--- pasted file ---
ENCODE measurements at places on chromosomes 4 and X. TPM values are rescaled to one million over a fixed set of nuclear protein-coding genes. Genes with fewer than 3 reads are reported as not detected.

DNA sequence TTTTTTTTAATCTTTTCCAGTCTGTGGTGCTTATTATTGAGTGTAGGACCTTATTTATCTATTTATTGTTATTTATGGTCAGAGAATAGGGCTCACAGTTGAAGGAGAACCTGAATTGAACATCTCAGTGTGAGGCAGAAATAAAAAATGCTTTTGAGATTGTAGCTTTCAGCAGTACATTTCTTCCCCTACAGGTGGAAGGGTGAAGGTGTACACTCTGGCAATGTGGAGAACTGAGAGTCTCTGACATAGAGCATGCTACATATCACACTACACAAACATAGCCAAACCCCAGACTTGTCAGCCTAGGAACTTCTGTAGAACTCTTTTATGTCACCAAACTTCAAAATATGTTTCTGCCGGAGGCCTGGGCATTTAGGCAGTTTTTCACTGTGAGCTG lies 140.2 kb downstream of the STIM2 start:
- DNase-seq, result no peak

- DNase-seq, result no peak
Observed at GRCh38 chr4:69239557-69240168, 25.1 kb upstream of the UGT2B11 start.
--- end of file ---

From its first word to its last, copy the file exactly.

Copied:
ENCODE measurements at places on chromosomes 4 and X. TPM values are rescaled to one million over a fixed set of nuclear protein-coding genes. Genes with fewer than 3 reads are reported as not detected.

DNA sequence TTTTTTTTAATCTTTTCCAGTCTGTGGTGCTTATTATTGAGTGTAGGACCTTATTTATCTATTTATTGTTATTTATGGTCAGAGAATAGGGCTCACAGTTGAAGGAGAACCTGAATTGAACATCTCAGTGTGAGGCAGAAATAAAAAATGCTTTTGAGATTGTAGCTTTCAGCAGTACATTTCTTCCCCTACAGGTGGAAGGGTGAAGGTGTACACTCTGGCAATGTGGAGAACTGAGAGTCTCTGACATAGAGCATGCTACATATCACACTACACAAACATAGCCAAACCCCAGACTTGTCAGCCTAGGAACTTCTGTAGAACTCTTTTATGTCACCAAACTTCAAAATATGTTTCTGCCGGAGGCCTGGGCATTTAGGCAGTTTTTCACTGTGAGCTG lies 140.2 kb downstream of the STIM2 start:
- DNase-seq, result no peak

- DNase-seq, result no peak
Observed at GRCh38 chr4:69239557-69240168, 25.1 kb upstream of the UGT2B11 start.